A Report Card on Education Reform

David Leonhardt:

I sat down last week in Washington with Arne Duncan, the secretary of education, and Mitch Daniels, the former Indiana governor and current Purdue University president, after they had met with several dozen chief executives of big companies to talk about education. Their meeting was at the office of the Business Roundtable, the corporate lobbying group, and joining us for the conversation was John Engler, the former Michigan governor who runs the Business Roundtable.
Neilson Barnard/Getty Images, for The New York Time Education Secretary Arne Duncan
Mr. Duncan is a Democrat, of course, and Mr. Daniels and Mr. Engler are Republicans. But they all sympathize with many of the efforts of the so-called education reform movement. I asked them whether the country’s education system was really in crisis and what mistakes school reformers had made. A lightly edited version of the first part of our conversation follows; the second part will appear on Economix on Thursday.
Leonhardt: You always hear we’re in crisis. But what is the bad news, and what is the good news, and are we making any progress?
Duncan: I do think we have a crisis. I do feel tremendous urgency. If you look at any international comparison – which in a global economy is much more important than 30 or 40 years ago – on no indicator are we anywhere near where we want to be. Whether it’s test scores or college graduation rates, whatever it is, we’re not close. So we’ve got a long way to go. That’s the challenge.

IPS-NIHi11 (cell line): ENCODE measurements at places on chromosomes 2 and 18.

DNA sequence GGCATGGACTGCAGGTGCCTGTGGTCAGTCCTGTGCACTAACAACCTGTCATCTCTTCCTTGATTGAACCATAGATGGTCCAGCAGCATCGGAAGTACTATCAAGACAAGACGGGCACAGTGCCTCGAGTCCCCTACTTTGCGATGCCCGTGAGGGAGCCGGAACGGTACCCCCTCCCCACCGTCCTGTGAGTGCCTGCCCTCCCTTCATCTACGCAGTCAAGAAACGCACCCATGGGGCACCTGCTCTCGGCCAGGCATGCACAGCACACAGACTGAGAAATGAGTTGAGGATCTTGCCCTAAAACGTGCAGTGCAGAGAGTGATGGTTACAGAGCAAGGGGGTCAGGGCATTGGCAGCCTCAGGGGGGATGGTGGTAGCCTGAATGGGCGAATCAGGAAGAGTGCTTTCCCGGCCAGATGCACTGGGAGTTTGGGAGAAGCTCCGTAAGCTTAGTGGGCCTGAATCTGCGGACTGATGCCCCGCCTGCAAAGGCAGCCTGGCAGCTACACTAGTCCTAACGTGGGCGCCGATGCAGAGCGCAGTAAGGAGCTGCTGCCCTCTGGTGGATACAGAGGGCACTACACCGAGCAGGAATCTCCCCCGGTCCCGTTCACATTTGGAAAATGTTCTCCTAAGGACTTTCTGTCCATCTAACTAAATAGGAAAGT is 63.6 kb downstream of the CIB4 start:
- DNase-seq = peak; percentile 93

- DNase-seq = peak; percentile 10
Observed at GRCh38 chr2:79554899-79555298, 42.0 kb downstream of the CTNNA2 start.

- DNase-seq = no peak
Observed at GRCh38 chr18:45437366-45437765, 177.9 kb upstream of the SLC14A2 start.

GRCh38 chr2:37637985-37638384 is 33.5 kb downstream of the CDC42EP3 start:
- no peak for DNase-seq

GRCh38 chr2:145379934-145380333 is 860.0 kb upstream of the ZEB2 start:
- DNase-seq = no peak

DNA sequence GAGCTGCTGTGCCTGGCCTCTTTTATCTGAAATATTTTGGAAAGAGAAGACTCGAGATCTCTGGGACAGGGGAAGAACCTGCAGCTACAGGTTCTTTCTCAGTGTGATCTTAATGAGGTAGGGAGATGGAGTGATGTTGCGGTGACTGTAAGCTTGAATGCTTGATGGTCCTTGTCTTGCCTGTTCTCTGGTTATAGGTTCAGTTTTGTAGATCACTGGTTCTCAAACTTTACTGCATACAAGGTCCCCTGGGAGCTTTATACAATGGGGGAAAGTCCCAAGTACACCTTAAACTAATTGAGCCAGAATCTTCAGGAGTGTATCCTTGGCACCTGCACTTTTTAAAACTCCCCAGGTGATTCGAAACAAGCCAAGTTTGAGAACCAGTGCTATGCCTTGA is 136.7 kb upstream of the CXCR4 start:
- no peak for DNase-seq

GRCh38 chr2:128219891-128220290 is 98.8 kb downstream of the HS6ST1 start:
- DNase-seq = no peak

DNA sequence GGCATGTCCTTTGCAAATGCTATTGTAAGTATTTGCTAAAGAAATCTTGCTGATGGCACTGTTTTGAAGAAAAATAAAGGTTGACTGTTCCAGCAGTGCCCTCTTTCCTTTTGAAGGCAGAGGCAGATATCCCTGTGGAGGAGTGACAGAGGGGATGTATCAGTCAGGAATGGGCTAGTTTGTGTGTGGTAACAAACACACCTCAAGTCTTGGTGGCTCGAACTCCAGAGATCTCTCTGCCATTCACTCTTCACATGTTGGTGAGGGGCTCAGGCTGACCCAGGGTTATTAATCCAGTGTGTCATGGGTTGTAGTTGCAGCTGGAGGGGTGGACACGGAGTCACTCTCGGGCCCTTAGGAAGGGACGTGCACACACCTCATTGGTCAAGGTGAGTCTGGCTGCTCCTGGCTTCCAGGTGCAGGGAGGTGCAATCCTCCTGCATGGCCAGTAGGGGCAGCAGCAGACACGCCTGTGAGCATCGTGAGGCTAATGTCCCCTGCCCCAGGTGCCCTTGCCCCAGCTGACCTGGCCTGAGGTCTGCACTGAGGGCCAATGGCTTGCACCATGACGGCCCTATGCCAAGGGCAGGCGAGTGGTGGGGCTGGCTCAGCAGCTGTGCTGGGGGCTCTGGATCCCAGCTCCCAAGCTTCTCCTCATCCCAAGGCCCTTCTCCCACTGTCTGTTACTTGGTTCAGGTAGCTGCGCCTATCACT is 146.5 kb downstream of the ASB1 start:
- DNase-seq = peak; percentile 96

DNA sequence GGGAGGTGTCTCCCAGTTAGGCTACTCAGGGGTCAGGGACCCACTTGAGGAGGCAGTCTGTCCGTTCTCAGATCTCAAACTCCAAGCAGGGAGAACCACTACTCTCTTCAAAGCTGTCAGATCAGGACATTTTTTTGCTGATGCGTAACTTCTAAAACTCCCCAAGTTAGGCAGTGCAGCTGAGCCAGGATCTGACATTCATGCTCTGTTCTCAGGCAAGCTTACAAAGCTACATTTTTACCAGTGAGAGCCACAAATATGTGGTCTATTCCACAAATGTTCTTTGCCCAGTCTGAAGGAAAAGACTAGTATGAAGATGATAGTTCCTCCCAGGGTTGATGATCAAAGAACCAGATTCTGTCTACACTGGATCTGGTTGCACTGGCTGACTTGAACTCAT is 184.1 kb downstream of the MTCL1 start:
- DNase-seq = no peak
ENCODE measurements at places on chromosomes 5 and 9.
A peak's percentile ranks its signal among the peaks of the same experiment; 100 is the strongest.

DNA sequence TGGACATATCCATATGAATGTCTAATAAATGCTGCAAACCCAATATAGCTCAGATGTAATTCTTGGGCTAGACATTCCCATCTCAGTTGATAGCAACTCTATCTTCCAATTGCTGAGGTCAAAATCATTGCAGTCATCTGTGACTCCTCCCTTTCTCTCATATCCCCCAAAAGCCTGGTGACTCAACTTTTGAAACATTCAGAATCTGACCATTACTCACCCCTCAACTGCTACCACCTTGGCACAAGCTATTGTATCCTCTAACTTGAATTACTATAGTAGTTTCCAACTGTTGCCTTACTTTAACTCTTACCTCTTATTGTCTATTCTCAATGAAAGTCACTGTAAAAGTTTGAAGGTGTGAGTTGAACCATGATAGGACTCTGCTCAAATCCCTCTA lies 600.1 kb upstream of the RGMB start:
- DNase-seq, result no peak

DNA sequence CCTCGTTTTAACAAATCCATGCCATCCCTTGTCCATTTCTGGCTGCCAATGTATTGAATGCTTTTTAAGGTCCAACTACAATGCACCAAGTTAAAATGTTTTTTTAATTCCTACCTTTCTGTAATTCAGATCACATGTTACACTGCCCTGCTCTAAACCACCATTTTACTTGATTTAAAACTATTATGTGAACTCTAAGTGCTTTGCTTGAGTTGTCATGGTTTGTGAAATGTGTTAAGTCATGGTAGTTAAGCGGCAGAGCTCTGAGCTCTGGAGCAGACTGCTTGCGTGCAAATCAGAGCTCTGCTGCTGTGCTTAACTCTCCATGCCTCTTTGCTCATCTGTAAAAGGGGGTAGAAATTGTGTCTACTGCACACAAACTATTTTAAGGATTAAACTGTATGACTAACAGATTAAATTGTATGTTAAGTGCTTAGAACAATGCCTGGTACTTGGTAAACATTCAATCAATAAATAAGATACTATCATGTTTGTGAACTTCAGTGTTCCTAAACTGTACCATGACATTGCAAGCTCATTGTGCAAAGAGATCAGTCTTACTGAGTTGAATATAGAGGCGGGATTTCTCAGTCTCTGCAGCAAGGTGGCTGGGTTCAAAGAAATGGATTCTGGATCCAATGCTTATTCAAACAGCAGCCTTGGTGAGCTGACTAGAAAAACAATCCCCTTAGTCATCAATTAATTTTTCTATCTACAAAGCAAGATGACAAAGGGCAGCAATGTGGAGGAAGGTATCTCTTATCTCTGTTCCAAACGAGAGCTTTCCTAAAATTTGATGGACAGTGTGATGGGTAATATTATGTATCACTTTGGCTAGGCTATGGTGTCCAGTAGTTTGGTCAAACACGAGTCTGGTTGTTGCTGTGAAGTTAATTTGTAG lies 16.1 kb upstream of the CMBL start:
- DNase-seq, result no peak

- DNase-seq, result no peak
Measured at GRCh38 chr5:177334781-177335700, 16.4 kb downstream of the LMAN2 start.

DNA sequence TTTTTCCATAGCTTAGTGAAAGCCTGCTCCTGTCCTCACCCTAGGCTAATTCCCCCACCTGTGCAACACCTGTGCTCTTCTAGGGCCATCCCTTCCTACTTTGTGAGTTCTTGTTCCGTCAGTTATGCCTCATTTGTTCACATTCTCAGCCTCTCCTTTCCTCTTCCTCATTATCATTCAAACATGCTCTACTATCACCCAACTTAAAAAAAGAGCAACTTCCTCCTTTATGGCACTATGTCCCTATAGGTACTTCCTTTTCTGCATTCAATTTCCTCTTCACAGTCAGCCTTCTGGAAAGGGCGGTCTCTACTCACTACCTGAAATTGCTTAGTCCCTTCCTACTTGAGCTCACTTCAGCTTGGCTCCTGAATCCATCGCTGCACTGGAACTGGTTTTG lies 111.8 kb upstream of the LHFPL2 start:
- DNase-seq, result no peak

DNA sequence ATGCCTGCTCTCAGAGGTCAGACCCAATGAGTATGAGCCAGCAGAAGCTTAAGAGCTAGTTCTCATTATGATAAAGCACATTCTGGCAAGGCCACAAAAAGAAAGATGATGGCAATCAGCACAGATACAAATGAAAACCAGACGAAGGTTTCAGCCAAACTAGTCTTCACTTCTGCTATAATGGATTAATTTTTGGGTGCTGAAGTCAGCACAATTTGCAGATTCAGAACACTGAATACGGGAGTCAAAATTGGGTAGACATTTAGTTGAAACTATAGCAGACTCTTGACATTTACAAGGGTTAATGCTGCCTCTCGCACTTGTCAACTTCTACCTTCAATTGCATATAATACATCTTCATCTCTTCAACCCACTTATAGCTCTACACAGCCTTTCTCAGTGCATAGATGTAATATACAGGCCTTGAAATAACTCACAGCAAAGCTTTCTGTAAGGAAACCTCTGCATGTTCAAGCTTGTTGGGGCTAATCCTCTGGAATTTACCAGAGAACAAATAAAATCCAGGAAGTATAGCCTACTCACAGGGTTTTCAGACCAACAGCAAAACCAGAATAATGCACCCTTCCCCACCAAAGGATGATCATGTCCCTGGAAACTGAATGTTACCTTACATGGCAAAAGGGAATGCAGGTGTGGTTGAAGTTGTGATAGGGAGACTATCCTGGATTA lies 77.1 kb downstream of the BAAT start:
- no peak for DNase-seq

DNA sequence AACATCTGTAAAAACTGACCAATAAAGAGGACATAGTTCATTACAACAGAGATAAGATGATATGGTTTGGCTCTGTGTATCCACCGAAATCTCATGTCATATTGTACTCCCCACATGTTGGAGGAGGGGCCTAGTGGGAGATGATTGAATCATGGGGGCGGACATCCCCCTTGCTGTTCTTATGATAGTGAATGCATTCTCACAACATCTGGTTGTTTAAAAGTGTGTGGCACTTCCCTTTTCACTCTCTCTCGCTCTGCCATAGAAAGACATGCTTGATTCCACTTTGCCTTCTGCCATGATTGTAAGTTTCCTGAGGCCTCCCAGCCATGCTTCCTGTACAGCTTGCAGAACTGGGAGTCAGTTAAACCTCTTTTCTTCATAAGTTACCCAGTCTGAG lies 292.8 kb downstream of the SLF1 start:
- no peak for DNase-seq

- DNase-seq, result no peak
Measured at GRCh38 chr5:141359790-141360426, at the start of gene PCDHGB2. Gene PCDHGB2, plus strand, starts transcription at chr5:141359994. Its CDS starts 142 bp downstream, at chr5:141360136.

Why I am hopeful is we have seen some real progress. Some things are going the right way. The question is how do we accelerate that progress. College graduations rates are up some. High school graduation rates are up to 30-year highs, which is a big step in the right direction.
The African-American/Latino community is driving much of that improvement, which is very, very important. There is a huge reduction in the number of kids going to dropout factories. We are seeing real progress. The question is how do we get better faster.
Daniels: I am glad that the secretary didn’t pull any punches. I don’t know any other way to read it. In Indiana, we just had, by far, the best results we’ve ever seen in our state. Everything was up. The high-school graduation rate is up 10 percent in just four years. Test scores, advanced-placement scores too. But we’re just nowhere near where we need to be. And the competition is not standing still. So we need many more years of progress at the current rate, and it still maybe too slow. I’m afraid this is a half-empty analysis, but I think it’s an honest one.
Engler: The president of Purdue and the president of the Business Roundtable – we are the consumer groups here at the table. All the products of K-12 system are either going to go to the university or they are going to the work force. The military is not here, but they’re not very different.

Related: Madison’s long time disastrous reading scores and wisconsin2.org